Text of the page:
NTSB acting chairman Mark Rosenker said the FAA’s airport movement area safety system (AMASS) is not adequate to prevent serious runway collisions. Citing several recent near-collisions at Boston and New York airports where AMASS allegedly did not perform, Rosenker noted that the situations were instead resolved by flight crew actions sometimes bordering on the heroic–and luck.
“The MU-2B turboprop does not need yet another certification review,” according to AOPA. Reacting to congressional pressure, the FAA is “rushing to fix a problem that has not even been quantified.” The issue stems from two recent accidents involving MU-2Bs at Denver Centennial Airport. That led to a demand from Colorado lawmakers that the FAA investigate the safety of the twin turboprop.
The Department of Civil Aviation of Brazil is investigating the September 16 crash of a 1997 CitationJet following an apparent loss of control during the initial takeoff climb from Rio de Janeiro International Airport, killing the two pilots on board. IMC prevailed during the positioning flight to nearby Jacarepagua Airport. The airplane, S/N 525-0175 and registered as PT-WLX, was owned by JCA Holdings e Participacoes, a Brazilian company.
The European Aviation Safety Agency (EASA) is inviting European operators to comment on its proposed operations and licensing regulations. Alexandria, Va.-based Helicopter Association International has posted a series of 15 questions on its Web site (www.rotor.com), and will coordinate operator feedback with the International Federation of Helicopter Associations (IFHA) and European Helicopter Association.
Sikorsky plans to make Enhanced Ground Proximity Warning Systems (EGPWS) standard equipment on all future production S-76s and S-92s. A Sikor-sky and Honeywell team originally developed EGPWS for helicopter applications using the S-76, and after FAA approval in 2001 it was listed as an option for the model.
Eurocopter has developed its own concept of a modular helicopter to meet what it believes are the security requirements of the new generation of EU members. A basic “green” version is equipped with mission packs for one of a wide range of airborne tasks.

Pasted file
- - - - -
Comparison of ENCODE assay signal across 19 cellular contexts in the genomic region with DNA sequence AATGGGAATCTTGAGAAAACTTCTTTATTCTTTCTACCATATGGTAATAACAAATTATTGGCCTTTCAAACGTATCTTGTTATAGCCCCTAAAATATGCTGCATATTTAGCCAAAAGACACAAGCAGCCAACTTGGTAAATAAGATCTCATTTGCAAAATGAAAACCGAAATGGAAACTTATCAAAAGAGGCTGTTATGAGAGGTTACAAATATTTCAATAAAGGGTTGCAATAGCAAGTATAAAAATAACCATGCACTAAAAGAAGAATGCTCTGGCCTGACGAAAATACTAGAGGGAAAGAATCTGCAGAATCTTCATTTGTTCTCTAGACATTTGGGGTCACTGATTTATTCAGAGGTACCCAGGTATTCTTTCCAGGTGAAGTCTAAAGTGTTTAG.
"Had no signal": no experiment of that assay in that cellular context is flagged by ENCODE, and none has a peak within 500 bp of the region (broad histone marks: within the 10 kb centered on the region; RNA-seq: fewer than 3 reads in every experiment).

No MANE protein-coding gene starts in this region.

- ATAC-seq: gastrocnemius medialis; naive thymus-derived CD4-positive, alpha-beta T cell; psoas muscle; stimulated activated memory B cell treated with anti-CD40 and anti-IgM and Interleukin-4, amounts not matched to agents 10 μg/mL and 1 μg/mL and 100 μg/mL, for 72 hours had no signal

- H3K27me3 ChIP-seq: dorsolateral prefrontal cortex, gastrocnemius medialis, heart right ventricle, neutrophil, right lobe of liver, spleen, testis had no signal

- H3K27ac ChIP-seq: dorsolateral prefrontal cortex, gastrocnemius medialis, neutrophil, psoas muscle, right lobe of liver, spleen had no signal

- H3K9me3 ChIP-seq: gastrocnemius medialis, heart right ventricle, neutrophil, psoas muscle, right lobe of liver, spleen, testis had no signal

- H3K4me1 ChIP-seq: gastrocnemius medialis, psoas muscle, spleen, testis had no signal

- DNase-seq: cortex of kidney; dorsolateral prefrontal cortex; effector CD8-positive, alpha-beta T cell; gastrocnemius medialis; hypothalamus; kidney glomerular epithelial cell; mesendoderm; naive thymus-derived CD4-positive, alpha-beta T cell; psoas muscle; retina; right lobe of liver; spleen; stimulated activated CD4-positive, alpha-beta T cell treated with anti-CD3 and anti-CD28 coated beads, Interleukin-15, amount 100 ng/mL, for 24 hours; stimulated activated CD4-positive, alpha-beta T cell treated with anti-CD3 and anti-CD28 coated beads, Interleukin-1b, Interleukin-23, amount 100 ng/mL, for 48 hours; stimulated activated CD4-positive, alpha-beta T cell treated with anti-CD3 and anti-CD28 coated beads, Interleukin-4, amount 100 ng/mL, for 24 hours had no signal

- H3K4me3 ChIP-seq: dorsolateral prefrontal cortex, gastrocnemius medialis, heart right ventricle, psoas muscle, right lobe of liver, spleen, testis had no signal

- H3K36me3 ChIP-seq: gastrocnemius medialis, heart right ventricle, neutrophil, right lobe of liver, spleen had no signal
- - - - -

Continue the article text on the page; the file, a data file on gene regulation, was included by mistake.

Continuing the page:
A cocktail of prescription drugs was found in the body of the pilot of a King Air that crashed on April 4, 2003, at 9:35 a.m. in Leominster, Mass. The NTSB factual report, just released, revealed that post-mortem tests showed he had morphine, antidepressants desipramine and imipramine and anticonvulsant carbamazepine in his system. A combination of the drugs could cause drowsiness and lack of coordination.
Working on reducing high-frequency cabin noise produced by air passing over the fuselage skin, UK-based Ultra Electronics and QinetiQ found what a spokesman described as “a fantastic solution to the wrong problem.” After flight tests of new-generation hybrid active/passive cabin shell mounts, researchers concluded that the system works extremely well, reducing noise transmitted through the mounts by as much as 30 dBA.
Dassault plans to introduce an exceptionally quiet cabin in its new Falcon 7X business jet. The company announced at EBACE in May that it expects to create a cabin with noise levels in the 52-dB range, about four decibels less than in the Falcon 900EX. Normal cabin conversation is typically conducted in the 55- to 70-dB range.
Pilot-in-command Lowell Lawson, 67, and copilot James Robinson were killed June 13 when their King Air 200 crashed on a Part 135 positioning flight from its home base at Summerville Airport, W. Va., to pick up passengers at Greenbriar Valley Airport in Lewisburg, about 30 miles southeast. The aircraft wreckage was located about 15 miles west of Greenbriar on or near Big Mountain, where the terrain rises to more than 3,900 feet msl.